From the Odyssey and King Lear to modern novels by Umberto Eco and John le Carré, the recognition scene has enjoyed a long life in western literature. It first became a regular feature of prose literature in the Greek novels of the first century CE. In these examples, it is the event that ensures the happy ending for the hero and heroine, and as such, it seems, was as pleasing for Greek readers as the canonical Hollywood kiss is for contemporary movie goers.
Between 1660 and 1820, Great Britain experienced significant structural transformations in class, politics, economy, print, and writing that produced new and varied spaces and with them, new and reconfigured concepts of gender. In mapping the relationship between gender and space in British literature of the period, this collection defines, charts, and explores new cartographies, both geographic and figurative. The contributors take up a variety of genres and discursive frameworks from this period, including poetry, the early novel, letters, and laboratory notebooks written by authors ranging from Aphra Behn, Hortense Mancini, and Isaac Newton to Frances Burney and Germaine de Stael.
T. S. Eliot is not only one of the most important poets of the twentieth century; as literary critic and commentator on culture and society, his writing continues to be profoundly influential. Every student of English must engage with his writing to understand the course of modern literature. This book provides the perfect introduction to key aspects of Eliot's life and work, as well as to the wider contexts of modernism in which he wrote.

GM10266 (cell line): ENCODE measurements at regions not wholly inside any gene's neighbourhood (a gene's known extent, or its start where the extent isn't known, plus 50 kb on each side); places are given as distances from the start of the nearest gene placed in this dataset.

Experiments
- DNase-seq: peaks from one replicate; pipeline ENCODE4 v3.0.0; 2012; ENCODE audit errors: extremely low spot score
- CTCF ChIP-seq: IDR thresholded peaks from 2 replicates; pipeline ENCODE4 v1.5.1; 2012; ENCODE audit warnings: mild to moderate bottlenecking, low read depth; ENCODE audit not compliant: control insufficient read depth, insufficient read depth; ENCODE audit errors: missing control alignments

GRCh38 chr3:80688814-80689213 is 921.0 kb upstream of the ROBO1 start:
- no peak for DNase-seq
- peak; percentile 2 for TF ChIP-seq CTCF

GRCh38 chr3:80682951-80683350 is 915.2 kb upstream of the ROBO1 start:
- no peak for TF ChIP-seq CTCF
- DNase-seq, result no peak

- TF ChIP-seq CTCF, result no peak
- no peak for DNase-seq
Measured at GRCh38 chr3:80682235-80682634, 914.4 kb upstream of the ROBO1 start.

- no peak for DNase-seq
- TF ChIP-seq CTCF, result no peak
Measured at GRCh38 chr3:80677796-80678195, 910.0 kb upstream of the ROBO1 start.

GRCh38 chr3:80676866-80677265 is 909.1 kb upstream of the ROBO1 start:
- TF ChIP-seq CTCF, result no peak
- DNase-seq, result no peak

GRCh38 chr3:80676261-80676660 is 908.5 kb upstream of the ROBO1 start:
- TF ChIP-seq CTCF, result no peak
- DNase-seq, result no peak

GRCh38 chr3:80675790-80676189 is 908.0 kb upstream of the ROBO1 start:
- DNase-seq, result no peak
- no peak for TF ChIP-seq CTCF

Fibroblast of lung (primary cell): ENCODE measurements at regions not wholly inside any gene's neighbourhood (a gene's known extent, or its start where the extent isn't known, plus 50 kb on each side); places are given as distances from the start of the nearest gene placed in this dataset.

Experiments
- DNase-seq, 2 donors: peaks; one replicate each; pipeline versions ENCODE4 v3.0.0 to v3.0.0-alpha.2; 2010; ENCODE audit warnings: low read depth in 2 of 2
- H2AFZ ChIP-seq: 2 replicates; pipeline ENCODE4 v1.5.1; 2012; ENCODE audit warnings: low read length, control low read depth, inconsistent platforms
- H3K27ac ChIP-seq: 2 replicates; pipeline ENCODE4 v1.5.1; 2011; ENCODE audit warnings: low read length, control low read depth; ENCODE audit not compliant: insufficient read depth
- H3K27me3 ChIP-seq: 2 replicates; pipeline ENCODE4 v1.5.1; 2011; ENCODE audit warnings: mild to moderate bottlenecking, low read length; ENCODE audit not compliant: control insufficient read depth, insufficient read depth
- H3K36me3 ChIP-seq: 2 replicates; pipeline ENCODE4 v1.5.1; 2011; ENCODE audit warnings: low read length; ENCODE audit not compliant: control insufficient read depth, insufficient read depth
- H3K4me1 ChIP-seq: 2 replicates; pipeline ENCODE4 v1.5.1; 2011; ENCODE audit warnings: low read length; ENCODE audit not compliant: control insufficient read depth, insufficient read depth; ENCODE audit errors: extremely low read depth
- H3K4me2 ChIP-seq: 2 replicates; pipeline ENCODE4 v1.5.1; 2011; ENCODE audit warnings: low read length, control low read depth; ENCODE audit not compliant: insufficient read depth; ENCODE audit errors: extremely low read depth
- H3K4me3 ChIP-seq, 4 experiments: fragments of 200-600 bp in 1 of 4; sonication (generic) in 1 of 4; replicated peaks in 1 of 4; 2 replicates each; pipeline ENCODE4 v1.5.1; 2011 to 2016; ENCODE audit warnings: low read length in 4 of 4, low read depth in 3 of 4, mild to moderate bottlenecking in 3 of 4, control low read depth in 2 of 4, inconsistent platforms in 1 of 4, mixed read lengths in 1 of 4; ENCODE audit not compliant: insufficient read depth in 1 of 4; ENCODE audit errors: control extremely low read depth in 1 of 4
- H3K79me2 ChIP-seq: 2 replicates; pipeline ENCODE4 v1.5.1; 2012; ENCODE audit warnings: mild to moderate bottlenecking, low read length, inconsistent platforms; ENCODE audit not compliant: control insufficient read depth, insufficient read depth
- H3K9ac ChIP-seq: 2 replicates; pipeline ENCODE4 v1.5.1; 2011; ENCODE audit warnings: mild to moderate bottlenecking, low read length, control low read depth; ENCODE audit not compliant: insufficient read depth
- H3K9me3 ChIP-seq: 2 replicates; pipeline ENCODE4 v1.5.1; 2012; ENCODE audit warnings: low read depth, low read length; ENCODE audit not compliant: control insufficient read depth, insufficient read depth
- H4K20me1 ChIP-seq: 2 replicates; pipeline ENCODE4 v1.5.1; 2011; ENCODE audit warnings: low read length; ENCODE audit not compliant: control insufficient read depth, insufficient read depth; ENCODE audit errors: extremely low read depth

‘Contemporary Literature’ is among the most popular areas of literary study but it can be a difficult one to define. This book equips readers with the necessary tools to take an analytical and systematic approach to contemporary texts. The author provides answers to some of the critical questions in the field: What makes a literary text contemporary? Is it possible to have a canon of contemporary literature? How does a reader’s location affect their understanding? How do print, electronic, and audio-visual media impact upon contemporary literature? Which key concepts and themes are most prevalent?
Debates rage over what kind of literature we should read, what is good and bad literature, and whether in the global, digital age, literature even has a future. But what exactly is literature? Why should we read literature? How do we read literature? These are some of the important questions J. Hillis Miller answers in this beautifully written and passionate book. He begins by asking what literature is, arguing that the answer lies in literature's ability to create an imaginary world simply with words.
The Historical Dictionary of Postwar German Literature is devoted to modern literature produced in the German language, whether from Germany, Austria, Switzerland or writers using German in other countries. This volume covers an extensive period of time, beginning in 1945 at what was called "zero hour" for German literature and proceeds into the 21st century, concluding in 2008. This is done through a list of acronyms and abbreviations, a chronology, an introductory essay, a bibliography, and hundreds of cross-referenced dictionary entries on writers, such as Nobel Prize-winners Heinrich Böll, Günter Grass, Elias Canetti, Elfriede Jelinek, and W. G. Sebald.
In 2007 the French newspaper Le Monde published a manifesto titled "Toward a 'World Literature' in French," signed by forty-four writers, many from France's former colonies. Proclaiming that the francophone label encompassed people who had little in common besides the fact that they all spoke French, the manifesto's proponents, the so-called francophone writers themselves, sought to energize a battle cry against the discriminatory effects and prescriptive claims of francophonie.